Marlowe and Shakespeare
Updated: Nov 12, 2020
I’ve long wondered how Marlowe compares to Shakespeare. Upstart Crow (the brilliant BBC sitcom on the life, works and friends of the Bard) give us some clues, but I jumped at the chance to see Marlowe's work on stage in the RSC production of Dido Queen of Carthage.
Christopher Marlowe, image via the Marlowe Society
Shakespeare, presented as never before, played by David Mitchell, written by Ben Elton
Shakespeare, the Upstart Crow, with Marlowe, his suave contemporary
Marlowe presents us with something that Shakespeare never did: a leading female with only her name in the title. There are some fine female protagonists in Shakespeare: Cleopatra, Juliette, even Cressida, but they all share the headline with a male partner. Here we have Dido, the leader of a powerful ancient African nation. A queen who has dismissed countless male suitors and who reigns supreme alone. This is not Dido and Aeneas, as named by Henry Purcell in the late seventeenth century. Nor Dido a character in Virgil's The Aeneid, written in the first century. This is Dido Queen of Carthage, by Christopher Marlowe (Kit to his friends), quilled in the late sixteenth century.
A rare production of a spectacular drama
There are links here, though, with a number of Shakespeare’s plays. The tragic climax of Dido Queen of Carthage is reminiscent of Romeo and Juliette, where one self-induced death is just not enough. In Antony and Cleopatra, we have another powerful African queen who loves passionately and comes to a traumatic end. Troilus and Cressida is a love story set in the time of the Trojan War. Aeneas has a role in both Shakespeare’s and Marlowe’s tales. Perhaps, more than any of these, A Midsummer Night’s Dream springs to mind, with Titania, another queen, falling in love with an ass. Only in Shakespeare’s comedy the magic wears off and everything ends happily.
Antony and Cleopatra, a cinematic version starring Geraint Wyn Davies and
Yanna McIntosh in 2014, image via thestar.com
In Dido, Queen of Carthage, Marlowe gives us a classical myth, involving the direct input of the gods. Shakespeare never based his stories on Olympian intervention. In Marlowe’s play, humans are the pawns of the gods, with almost no free-will. The protagonists do not bring tragedy upon themselves, they fall into tragedy through divine intervention. Jupiter (or Jove, or Zeus to the Greeks), was a horrible god at times. Selfish, mean-spirited, petty, vindictive, and sexually hyper-active in a cruel sort of way. Almighty, too.
A very white, very old, patriarchal superpower (played by Nicholas Day
at Stratford 2017), image via RSC
Given the influence of the gods, we don’t really get to see the human lovers exploring their inner most selves. Dido pours out her heart, but she has been transformed by Cupid’s dart into a wailing, desperate woman. She is no longer the powerful founder and ruler of a magnificent Carthage, and it simply wasn’t her fault.
For me, Dido is a wonderful theatrical role, but I struggle to see her as a great role model for strong, independent women. I also sense I am wrong on this point, and I will continue to reflect.
Dido, a strong woman but sunk low by her need to confiscate the rigging from her lover's ships (played by Chipo Chung at Stratford 2017), image via RSC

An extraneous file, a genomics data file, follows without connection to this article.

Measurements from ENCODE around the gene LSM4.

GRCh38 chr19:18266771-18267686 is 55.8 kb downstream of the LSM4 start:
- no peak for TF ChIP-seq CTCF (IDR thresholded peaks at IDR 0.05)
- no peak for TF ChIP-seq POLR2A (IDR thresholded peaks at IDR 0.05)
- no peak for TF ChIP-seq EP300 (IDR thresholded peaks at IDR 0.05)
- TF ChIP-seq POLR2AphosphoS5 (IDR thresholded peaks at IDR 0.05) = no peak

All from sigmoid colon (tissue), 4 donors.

As for the men, we have one decidedly weak specimen to analyse. Aeneas offers Dido his heart, half-heartedly, then takes it away again, all in response to instructions from Jupiter, relayed by Hermes and in dreams. His main contribution to the tragedy is to obey orders to go back to Italy. There is no introspection. No inner turmoil. No genuine choice. And I suspect I’m actually letting Aeneas off lightly here.
Marlowe with cross-dressing servant girl Kate, from Upstart Crow,
on a trip to Italy, image via Radio Times
In the light of the power of divine intervention, there seems to be no earthly lesson to be learnt. No moral to the story. Other than that humans can be puny and powerless where there are greater and darker forces are at work. But none of this is real. Dido Queen of Carthage is a cracking story which takes us on a disturbing emotional journey and never quite seems to make sense.
Ganymede (Andro Cowperthwaite) and Hermes (Will Bliss)
making mischief at Stratford 2017, image via RSC
Resonance for contemporary times?
The RSC website hosts a trailer showing political upheaval, including the now largely dried up Arab Spring. The programme notes include reference to Aeneas as a refugee, fleeing his homeland and landing on a distant shore in need of help, desperate to get to Europe. There is a danger of over-playing this. For me, the refugee aspect of Dido Queen of Carthage is not essentially a message for our time. The play cannot be contemporised to any great extent. The classic, mythical elements are dominant. But once again, I am happy to be challenged on this.
Refugees seeking a new life on foreign soil. Image via the programme for the RSC's production of Dido Queen of Carthage
This was my first experience of Marlowe at the theatre, and I fully intend to seek out more of his plays. If anyone comes across a production of Tamburlaine the Great do let me know. I am struck by Marlowe's firm grasp of historical, semi-fictional wonders. I am also open to exploring more deeply how his craft allows different perspectives on reality, past and present.
Christopher Marlowe, almost as good as Shakespeare, lolleth
© Eddie Hewitt 2017
Royal Shakespeare Company www.rsc.org.uk/dido-queen-of-carthage